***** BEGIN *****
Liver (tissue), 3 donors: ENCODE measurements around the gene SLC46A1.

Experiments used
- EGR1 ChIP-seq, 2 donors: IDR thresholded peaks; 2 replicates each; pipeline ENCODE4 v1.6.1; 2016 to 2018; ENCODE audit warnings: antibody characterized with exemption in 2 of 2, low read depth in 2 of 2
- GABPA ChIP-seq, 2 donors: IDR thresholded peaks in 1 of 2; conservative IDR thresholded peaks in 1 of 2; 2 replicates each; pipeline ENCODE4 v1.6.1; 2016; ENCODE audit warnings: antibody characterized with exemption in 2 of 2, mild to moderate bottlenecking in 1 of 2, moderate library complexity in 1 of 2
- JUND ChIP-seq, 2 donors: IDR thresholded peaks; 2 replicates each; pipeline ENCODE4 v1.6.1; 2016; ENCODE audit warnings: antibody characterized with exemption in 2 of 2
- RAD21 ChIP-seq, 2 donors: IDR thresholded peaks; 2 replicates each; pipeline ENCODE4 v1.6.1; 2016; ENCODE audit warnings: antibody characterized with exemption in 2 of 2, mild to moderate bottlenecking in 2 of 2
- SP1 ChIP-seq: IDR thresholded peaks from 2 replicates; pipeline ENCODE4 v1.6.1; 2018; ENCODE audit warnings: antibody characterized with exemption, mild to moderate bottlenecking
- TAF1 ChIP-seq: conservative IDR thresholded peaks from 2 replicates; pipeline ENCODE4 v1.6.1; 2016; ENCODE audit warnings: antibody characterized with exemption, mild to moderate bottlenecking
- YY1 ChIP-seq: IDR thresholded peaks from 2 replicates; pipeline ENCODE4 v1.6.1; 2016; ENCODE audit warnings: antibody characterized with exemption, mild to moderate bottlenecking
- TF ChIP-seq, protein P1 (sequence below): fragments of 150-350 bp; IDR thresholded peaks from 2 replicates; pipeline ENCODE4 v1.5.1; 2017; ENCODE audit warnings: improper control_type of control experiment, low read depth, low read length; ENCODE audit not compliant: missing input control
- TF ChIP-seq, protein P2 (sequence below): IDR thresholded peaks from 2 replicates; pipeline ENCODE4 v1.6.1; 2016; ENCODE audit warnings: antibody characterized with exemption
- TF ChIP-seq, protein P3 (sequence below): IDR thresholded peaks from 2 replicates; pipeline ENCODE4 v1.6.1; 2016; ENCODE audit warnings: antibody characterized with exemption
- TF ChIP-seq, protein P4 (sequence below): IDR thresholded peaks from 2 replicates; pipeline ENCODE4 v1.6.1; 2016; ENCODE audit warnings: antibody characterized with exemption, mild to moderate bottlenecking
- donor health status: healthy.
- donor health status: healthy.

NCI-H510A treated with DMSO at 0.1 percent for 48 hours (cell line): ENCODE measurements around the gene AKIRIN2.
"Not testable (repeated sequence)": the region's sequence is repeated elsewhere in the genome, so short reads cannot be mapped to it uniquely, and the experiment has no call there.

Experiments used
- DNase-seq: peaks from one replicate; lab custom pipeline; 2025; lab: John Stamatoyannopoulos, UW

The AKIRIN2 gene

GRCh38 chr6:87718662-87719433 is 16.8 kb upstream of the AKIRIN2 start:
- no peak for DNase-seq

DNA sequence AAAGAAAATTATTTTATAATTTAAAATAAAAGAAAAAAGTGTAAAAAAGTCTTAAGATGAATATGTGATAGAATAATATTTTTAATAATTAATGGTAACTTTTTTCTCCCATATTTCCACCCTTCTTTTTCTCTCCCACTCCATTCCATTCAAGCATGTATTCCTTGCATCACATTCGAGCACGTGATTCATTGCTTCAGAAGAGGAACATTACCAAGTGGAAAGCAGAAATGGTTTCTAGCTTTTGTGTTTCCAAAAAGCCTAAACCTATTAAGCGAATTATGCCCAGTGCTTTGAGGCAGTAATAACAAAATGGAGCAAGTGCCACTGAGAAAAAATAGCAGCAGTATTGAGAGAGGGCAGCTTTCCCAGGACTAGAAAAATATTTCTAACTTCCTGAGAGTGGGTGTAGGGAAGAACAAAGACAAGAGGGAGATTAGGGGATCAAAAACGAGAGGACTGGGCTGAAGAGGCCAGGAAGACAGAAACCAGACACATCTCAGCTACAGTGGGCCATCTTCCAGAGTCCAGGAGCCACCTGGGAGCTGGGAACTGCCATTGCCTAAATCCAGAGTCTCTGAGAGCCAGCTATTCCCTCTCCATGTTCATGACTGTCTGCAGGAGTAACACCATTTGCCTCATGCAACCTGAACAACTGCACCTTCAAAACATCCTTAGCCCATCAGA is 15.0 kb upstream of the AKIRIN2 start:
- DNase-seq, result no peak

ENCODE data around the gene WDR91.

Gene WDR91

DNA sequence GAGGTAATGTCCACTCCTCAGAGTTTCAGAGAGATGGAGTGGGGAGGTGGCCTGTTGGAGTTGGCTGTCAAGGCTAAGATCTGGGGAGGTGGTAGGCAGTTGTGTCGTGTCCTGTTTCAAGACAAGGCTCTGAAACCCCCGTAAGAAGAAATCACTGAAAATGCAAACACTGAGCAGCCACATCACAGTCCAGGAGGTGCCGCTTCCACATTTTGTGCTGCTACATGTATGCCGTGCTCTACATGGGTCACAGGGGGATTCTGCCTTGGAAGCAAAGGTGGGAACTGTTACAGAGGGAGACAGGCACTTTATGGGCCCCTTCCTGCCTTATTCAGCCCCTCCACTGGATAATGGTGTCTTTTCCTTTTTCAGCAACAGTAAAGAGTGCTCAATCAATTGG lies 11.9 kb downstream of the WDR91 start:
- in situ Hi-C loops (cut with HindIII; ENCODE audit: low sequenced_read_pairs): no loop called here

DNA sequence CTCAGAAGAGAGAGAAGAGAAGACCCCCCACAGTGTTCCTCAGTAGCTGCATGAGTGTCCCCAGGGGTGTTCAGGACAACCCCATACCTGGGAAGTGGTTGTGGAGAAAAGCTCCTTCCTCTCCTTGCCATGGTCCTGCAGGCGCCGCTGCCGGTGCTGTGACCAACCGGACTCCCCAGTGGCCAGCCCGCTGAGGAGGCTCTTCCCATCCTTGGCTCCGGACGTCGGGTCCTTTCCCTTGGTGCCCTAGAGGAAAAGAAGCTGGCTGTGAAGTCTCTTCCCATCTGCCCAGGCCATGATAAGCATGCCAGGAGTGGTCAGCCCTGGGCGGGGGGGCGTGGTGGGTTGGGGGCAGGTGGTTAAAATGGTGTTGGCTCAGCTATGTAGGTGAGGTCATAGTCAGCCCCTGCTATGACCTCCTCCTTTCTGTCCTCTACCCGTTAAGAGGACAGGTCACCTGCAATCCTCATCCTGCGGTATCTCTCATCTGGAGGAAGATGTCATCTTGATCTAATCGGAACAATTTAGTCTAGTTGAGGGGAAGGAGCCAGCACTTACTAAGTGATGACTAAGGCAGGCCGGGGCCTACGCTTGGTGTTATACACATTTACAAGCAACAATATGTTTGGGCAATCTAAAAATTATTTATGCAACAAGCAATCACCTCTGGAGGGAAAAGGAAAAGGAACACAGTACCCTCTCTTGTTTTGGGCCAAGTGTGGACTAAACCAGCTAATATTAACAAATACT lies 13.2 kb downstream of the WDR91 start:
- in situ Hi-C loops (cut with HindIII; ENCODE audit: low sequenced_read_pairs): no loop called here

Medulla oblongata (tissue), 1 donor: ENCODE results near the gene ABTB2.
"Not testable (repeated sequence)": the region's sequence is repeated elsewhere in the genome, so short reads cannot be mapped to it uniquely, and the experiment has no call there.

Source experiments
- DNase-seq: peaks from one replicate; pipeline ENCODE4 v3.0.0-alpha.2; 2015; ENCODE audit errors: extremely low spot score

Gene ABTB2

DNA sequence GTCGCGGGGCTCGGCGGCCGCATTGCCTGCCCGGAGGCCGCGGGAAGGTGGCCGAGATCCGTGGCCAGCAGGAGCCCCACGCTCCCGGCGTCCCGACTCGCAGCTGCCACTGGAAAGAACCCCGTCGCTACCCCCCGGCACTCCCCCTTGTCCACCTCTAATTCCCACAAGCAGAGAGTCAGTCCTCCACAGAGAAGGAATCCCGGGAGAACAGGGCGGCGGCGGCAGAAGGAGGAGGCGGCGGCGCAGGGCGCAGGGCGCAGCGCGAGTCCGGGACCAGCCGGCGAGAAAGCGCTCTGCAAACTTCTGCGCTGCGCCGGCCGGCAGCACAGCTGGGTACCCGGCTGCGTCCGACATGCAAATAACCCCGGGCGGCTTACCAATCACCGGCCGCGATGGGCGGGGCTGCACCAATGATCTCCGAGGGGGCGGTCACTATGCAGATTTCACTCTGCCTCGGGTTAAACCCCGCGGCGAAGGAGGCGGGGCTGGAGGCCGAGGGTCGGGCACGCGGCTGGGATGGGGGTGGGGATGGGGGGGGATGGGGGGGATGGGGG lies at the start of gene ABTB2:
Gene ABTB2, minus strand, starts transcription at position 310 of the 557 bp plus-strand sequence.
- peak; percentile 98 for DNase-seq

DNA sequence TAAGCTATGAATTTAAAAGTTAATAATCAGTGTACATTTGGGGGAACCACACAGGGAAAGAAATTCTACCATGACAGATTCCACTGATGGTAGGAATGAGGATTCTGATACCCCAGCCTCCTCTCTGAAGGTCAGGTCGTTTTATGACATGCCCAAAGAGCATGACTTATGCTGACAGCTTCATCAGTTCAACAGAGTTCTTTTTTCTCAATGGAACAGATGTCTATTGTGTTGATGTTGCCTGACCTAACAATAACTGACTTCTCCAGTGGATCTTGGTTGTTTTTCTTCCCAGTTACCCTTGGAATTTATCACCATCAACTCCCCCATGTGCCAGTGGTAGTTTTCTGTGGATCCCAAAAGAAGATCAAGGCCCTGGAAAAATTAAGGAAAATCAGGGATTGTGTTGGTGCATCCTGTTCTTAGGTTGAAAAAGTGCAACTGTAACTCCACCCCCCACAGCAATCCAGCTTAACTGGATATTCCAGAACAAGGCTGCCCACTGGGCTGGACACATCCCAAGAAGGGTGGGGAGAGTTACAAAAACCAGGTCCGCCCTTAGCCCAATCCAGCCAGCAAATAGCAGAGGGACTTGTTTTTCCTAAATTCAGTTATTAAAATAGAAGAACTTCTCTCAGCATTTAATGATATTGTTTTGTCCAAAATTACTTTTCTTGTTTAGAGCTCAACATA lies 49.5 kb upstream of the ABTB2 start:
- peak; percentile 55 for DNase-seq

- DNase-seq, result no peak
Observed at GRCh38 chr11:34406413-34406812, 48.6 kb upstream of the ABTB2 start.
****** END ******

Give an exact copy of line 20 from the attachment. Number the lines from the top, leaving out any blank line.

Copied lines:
The AKIRIN2 gene